Monday, September 07, 2009

Bo and Bon

Here is something that I personally find most interesting -- one of those ventures into speculative history that you "know" must be right -- but the task of proving it up seems daunting, lest the right set of circumstances comes along.

A dauntless, young Russian practitioner -- Dimitry Ermakov -- nephew of the head of archaeology at Kiev University, has taken the time and trouble to research what must surely be one of the most fascinating studies ever attempted: the relationship between Siberian shamanism and pre-Buddhist Bon. This is not for the faint of heart, but the author attacks it with great vigor, and he actually gets somewhere.

He starts with a simple question that has occurred to many of us through the years -- I seem to remember John Reynolds began exploring this many years ago -- and this is actually more of a "what if" than a question: what if magical traditions in Tibet during the Domai Bon era, actually had their origins elsewhere, and if so, where?

The simplicity is deceptive, because the answer to that question also impacts medicine just as heavily as it does religion. For example: there is much in the deeper practices of the Medicine Buddha (and Tibetan traditional medicine) than can be accounted for by Indian origins. There is indeed much in Vedic medical literature that smacks of elsewhere. The author doesn't shy away from these avenues -- indeed, he takes Indo-Iranian influence head on, which makes for an interesting read -- and he also opens up some lines of inquiry that are most worthy of further examination.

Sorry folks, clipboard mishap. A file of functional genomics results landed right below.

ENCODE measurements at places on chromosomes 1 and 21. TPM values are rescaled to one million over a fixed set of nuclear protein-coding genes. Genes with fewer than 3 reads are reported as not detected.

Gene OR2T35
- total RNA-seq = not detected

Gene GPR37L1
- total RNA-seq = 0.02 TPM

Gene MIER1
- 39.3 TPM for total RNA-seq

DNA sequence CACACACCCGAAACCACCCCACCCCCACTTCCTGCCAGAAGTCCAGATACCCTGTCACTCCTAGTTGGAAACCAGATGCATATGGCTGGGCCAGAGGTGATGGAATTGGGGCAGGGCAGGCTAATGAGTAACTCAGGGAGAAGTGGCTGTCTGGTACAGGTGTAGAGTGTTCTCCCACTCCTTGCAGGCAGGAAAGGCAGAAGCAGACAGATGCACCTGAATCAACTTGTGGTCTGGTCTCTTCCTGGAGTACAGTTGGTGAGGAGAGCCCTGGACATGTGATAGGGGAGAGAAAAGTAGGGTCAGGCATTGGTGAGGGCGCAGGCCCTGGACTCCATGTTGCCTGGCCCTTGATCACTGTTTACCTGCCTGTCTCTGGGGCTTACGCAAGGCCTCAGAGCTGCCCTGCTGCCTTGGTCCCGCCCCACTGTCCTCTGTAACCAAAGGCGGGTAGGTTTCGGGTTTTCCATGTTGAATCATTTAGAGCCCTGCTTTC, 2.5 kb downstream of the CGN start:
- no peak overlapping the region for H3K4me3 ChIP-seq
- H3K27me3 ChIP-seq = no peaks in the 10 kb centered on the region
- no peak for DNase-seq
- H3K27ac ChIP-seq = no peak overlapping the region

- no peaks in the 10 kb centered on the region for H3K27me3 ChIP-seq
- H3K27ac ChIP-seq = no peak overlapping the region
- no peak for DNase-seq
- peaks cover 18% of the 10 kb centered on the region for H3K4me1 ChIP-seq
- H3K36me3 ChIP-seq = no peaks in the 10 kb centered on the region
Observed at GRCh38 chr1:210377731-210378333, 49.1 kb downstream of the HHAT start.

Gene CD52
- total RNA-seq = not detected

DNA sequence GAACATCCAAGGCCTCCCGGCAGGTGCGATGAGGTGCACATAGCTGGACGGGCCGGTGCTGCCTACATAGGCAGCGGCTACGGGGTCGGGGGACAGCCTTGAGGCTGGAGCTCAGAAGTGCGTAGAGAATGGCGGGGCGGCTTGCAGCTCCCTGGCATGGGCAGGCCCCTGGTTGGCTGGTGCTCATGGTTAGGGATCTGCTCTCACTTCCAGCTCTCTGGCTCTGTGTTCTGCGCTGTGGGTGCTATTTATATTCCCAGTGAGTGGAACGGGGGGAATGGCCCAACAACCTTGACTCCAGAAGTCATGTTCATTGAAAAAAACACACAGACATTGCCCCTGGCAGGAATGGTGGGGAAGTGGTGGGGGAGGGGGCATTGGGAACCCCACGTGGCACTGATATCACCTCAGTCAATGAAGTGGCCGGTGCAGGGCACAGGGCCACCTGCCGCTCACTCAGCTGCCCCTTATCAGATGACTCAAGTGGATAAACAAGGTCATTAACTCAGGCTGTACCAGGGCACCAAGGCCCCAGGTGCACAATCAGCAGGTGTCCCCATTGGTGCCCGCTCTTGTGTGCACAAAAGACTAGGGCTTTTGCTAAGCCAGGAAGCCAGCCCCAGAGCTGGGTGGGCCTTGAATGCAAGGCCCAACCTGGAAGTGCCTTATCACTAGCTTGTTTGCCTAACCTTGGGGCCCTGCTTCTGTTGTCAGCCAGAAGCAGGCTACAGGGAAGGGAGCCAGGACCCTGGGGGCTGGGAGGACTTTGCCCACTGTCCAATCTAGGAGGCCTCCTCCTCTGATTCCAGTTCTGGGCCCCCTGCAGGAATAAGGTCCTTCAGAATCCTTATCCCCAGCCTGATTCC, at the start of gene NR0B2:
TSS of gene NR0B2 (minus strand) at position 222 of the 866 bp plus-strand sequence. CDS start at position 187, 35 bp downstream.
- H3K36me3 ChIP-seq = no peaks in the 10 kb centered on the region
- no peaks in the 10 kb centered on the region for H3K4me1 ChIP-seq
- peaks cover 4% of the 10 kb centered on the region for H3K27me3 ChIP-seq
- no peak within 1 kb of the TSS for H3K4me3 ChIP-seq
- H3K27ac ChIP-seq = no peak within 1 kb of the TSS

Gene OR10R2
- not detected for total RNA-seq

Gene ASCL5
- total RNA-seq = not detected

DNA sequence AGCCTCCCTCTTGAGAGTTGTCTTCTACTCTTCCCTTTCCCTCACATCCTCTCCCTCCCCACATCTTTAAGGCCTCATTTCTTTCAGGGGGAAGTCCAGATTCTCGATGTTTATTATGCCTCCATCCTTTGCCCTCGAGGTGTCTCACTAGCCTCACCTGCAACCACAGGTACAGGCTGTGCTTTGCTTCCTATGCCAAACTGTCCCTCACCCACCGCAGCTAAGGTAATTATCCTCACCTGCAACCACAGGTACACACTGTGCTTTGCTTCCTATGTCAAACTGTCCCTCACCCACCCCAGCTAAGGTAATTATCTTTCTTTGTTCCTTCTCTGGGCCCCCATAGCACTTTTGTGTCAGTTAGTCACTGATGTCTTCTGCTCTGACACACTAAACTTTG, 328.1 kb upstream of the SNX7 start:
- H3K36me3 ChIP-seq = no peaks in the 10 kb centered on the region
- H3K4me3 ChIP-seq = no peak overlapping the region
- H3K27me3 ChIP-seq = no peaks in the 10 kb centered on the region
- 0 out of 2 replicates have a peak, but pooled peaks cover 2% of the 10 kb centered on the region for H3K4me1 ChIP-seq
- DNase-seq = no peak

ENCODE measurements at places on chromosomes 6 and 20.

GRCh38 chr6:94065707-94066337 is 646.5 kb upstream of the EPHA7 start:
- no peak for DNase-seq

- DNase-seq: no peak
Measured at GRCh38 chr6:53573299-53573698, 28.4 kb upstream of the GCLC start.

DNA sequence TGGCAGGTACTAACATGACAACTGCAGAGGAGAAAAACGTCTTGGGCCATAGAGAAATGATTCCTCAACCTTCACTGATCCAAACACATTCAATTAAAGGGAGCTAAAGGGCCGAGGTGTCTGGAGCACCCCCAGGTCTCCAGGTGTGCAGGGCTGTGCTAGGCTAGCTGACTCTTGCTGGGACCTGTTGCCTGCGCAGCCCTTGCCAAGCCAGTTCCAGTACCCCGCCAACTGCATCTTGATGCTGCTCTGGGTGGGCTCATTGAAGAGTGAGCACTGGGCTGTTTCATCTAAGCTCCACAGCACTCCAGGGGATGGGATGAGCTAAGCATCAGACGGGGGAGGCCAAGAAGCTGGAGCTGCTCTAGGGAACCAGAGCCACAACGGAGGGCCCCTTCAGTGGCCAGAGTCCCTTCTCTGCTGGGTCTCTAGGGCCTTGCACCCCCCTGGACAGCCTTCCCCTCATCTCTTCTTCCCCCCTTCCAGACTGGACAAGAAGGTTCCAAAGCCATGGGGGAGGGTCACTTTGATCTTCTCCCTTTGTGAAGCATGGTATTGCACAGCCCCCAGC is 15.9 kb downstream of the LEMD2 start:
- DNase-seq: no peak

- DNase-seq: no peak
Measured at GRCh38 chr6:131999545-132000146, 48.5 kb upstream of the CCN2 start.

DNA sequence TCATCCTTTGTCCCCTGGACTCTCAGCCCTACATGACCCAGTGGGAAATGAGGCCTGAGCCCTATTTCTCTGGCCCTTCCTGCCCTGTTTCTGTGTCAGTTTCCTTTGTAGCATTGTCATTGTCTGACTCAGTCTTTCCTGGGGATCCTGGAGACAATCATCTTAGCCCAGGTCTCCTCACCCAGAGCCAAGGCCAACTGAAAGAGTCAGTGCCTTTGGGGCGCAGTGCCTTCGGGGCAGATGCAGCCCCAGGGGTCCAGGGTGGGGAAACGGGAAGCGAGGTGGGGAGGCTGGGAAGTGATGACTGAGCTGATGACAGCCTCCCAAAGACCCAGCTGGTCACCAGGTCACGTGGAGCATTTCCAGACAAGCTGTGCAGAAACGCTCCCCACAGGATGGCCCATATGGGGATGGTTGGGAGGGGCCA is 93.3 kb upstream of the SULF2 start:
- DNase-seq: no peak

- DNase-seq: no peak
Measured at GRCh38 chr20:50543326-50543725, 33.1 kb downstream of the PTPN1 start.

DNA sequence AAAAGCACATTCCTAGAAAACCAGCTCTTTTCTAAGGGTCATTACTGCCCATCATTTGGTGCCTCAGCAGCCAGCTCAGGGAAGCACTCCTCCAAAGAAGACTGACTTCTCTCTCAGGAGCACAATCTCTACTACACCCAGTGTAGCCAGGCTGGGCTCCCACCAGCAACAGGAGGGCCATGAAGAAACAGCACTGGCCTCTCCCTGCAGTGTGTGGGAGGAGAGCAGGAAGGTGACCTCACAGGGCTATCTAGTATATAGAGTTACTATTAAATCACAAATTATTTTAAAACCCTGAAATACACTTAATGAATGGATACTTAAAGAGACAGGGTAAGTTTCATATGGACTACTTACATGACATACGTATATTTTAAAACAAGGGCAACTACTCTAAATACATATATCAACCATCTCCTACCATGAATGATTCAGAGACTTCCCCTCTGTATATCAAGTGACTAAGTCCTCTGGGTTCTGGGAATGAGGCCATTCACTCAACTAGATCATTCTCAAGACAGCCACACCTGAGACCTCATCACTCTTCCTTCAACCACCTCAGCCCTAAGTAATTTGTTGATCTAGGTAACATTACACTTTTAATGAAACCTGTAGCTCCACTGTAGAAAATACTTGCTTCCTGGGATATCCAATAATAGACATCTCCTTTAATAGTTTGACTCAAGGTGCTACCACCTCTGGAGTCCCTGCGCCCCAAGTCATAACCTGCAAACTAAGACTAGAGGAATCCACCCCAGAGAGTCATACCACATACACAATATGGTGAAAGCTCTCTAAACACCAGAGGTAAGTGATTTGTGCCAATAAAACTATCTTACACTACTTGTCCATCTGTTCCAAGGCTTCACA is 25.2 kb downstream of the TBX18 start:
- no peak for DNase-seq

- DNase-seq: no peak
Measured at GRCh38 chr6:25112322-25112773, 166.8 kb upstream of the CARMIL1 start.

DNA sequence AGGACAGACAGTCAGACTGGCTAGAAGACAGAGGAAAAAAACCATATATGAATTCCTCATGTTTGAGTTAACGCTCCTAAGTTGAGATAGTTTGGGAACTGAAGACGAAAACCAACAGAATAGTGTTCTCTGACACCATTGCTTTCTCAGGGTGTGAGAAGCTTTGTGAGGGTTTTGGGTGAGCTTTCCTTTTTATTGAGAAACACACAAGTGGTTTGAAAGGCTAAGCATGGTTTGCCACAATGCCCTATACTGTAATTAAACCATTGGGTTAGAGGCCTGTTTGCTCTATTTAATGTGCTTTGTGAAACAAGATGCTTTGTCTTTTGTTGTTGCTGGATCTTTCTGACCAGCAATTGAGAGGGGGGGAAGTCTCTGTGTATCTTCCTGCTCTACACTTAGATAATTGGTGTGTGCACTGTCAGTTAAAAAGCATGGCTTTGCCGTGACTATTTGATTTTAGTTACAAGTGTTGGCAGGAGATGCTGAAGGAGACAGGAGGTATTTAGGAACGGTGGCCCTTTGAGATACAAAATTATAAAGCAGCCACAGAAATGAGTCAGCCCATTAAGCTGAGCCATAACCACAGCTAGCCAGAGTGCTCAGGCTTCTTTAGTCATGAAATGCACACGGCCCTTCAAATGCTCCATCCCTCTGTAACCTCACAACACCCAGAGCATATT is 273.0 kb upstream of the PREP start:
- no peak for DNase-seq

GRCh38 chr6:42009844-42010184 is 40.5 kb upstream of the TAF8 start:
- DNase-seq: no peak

I don't want to spoil your joy of reading this book by dwelling on this and that -- I want to stop right now and earnestly suggest you support this young author's very valuable work by visiting his web site and then purchasing a copy.

Very highly recommended.

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